Close Menu
Glen Burnie & Columbia Family & Criminal Lawyer
  • Available to Help You 24/7
  • Free Initial Consultation
410-766-0113 Anne Arundel County

Baltimore cops accused of assaulting suspect during drug arrest

Due process. It’s a concept at the core of criminal law in the United States. Everyone who is accused of a crime, no matter how serious, has a right to due process. That means police officers are legally obliged to follow certain rules pertaining to search and seizure, as well as to the very nuts and bolts of making an arrest. Due process also means that defendants have a right to fight criminal charges in a court of law.

In fact, when it’s believed that authorities have violated the rights of the accused, the cops can also be charged with a crime. That is the case with two Baltimore officers who are facing assault charges stemming from a drug arrest last year. As it turned out, the drug charges against the 32-year-old defendant were eventually dropped, but the two officers have since been accused of second-degree assault, along with other violations related to obstructing an investigation.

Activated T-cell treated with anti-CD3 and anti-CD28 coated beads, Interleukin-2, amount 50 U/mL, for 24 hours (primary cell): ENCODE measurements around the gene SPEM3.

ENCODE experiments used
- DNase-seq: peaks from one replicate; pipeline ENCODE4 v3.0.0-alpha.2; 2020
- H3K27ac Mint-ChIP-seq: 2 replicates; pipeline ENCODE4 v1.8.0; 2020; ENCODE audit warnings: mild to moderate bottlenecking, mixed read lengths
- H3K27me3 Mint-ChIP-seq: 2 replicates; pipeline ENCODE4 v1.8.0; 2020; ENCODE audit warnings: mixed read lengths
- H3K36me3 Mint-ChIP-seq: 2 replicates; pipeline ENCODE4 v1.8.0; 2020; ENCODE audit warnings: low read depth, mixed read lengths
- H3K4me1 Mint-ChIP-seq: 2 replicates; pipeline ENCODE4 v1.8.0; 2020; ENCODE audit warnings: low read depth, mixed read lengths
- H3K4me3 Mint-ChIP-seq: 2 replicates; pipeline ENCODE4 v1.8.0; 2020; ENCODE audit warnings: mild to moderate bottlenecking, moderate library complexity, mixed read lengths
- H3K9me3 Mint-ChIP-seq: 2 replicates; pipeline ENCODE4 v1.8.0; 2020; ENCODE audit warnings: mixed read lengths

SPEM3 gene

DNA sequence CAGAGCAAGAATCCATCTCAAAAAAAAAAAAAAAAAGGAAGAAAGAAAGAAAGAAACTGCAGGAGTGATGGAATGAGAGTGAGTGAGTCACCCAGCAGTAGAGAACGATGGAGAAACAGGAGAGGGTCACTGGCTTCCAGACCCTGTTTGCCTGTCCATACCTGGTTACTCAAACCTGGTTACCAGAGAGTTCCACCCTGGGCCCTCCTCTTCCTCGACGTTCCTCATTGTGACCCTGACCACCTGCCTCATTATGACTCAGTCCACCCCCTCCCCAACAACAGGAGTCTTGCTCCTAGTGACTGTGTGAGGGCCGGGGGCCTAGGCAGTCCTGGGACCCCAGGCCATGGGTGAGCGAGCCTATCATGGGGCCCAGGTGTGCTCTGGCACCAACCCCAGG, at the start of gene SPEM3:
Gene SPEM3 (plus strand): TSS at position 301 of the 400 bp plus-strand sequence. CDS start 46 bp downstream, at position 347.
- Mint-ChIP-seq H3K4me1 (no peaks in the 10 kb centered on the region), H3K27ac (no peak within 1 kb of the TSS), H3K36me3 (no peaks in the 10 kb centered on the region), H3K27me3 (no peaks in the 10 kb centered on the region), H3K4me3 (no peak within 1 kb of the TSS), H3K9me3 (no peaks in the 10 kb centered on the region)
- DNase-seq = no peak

In the initial drug arrest, police were scoping out a scene in which they claim the 32-year-old suspect was distributing drugs. Authorities say the man saw an unmarked police vehicle approaching, so he ran.

One of the officers now accused of assault wasn’t even on duty at the time, but he did show up at his girlfriend’s apartment where, oddly, the drug suspect was hiding after he fled.

A series of events unfolded during which the suspect was removed from the woman’s home, taken back inside the residence to apologize to her, and then allegedly assaulted by the off-duty boyfriend and another cop.

The initial arrest report only indicated that a “scuffle” had occurred and that the suspect’s shirt was ripped. Prosecutors clearly have a different idea of what happened.

This story illustrates a fact that anyone accused of a crime should realize: police officers make mistakes. An aggressive criminal defense will analyze the circumstances of an arrest and, if appropriate, show in court that a defendant’s rights were violated.

Source: The Baltimore Sun, “Two Baltimore officers charged with assaulting drug suspect,” Justin Fenton, Oct. 18, 2012

Facebook Twitter LinkedIn Google Plus